Climate measures unveiled in Budget 2024 today (Tuesday, October 10) will result in an increase in the price of transport fuel – including petrol and diesel – from midnight.
The Minister for Finance, Michael McGrath, detailed a number of climate-related tax measures in his budget today, including that the “rate per tonne of carbon dioxide emitted for petrol and diesel will go up from €48.50 to €56 from October 11”.
This means an increase of €1.28 on a 60L fill of petrol and an increase of €1.48 on the cost of a 60L fill of diesel.
The latest measures will also result in an increase in the price of home heating fuels from May 1, next year, which will see a 12.5kg bale of peat increase by 20c, a 40kg bag of coal increase by 90c and a 900L tank of kerosene jump by €19.40.
Minister McGrath said: “As per the commitment in the Programme for Government, all of the revenue raised from this increase in carbon tax will be used to ensure the most vulnerable are protected from unintended impacts of the tax increase, to part fund a socially progressive national retrofitting programme, and to encourage and support farmers in the green transition.”
The Programme for Government has commited to spending €9.5 billion using revenues raised by the planned increases in the carbon tax to 2030.
Revenue raised by these increases in carbon tax will be used to:
- Ensure that the increases in the carbon tax are progressive by spending €3 billion on targeted social welfare and other initiatives to prevent fuel poverty and ensure a just transition;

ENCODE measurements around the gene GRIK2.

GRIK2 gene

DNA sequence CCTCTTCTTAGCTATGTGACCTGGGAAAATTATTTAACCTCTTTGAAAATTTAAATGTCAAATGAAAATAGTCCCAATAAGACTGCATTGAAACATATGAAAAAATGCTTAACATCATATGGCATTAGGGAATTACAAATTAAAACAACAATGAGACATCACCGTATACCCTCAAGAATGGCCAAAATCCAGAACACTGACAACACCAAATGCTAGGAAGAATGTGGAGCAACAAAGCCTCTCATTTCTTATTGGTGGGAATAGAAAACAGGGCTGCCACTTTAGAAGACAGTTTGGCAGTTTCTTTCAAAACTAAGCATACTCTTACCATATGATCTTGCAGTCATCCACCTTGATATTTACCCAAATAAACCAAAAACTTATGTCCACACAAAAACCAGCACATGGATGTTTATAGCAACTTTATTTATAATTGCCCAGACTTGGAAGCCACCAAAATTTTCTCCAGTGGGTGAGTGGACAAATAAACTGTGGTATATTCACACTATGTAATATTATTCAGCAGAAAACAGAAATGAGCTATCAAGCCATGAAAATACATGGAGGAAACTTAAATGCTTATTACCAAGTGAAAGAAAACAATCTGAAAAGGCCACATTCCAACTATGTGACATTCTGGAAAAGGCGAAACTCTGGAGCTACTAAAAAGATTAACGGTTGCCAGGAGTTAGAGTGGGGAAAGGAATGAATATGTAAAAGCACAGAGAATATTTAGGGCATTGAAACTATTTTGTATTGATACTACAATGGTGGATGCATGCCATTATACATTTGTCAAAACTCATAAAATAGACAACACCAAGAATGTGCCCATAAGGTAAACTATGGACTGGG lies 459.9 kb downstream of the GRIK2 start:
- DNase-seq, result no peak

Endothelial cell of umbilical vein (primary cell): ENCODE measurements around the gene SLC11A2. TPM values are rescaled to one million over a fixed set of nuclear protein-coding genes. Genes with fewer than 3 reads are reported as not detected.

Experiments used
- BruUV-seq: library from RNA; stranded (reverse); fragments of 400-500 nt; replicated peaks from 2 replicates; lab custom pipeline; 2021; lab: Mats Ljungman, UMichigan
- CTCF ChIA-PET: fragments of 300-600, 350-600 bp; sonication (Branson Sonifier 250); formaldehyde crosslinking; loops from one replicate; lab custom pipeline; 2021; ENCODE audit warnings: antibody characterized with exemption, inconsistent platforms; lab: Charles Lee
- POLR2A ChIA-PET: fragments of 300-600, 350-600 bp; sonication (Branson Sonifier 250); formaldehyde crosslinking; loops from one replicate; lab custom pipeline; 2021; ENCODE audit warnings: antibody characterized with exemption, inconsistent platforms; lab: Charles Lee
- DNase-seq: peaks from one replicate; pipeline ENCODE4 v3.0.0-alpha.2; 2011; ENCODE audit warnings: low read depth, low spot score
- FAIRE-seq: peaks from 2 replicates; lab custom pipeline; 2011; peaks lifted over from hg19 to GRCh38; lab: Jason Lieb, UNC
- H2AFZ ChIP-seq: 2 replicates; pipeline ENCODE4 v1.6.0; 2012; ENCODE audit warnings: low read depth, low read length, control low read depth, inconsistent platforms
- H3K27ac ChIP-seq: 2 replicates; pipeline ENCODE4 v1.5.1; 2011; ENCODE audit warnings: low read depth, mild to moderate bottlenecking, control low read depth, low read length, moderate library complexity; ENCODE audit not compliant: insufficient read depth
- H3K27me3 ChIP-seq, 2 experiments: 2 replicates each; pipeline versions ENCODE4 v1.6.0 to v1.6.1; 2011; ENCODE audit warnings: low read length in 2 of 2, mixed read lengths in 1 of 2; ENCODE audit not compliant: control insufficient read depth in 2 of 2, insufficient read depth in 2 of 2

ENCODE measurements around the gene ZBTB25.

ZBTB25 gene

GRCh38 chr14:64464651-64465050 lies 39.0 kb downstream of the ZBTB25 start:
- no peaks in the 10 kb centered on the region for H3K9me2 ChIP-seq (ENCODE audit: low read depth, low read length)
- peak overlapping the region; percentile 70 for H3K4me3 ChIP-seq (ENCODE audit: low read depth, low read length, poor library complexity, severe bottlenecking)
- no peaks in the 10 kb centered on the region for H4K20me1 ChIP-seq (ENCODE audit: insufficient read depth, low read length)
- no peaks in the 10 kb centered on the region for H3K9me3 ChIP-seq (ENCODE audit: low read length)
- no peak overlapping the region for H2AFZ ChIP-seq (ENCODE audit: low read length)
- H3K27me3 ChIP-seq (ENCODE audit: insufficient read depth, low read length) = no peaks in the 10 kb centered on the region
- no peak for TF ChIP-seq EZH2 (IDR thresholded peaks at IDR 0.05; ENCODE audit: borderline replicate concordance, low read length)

- Provide €5 billion to part-fund a socially progressive national retrofitting programme;
- Allocate €1.5 billion of additional funding to encourage and incentivise farmers to farm in a greener and more sustainable way.
According to the Department of Finance, next year, €113 million in carbon tax funding will be provided to the Department of Agriculture, Food and the Marine (DAFM).
This is a €32 million increase in funding year-on-year.
The department said that this increased funding will be used to fund the Agri-Climate Rural Environment Scheme (ACRES).
Elements of the carbon tax funds allocated to DAFM will also be earmarked to support the rapid scale-up for an anaerobic digestion (AD) industry in Ireland according to today’s budget documents.
The Minister for Finance had acknowledged in Budget 2024 that that the price of petrol and diesel for motorists had increased in recent weeks, “driven by volatility in international oil prices”.
Minister McGrath said he had decided to “defer the final tranche” of fuel excise increases which were due to happen on October 31.
“I will restore the outstanding amounts of 8c on petrol, 6c on diesel and 3.4c on marked gas oil (green diesel) in two equal instalments on April 1, 2024 and August 1, 2024,” he added.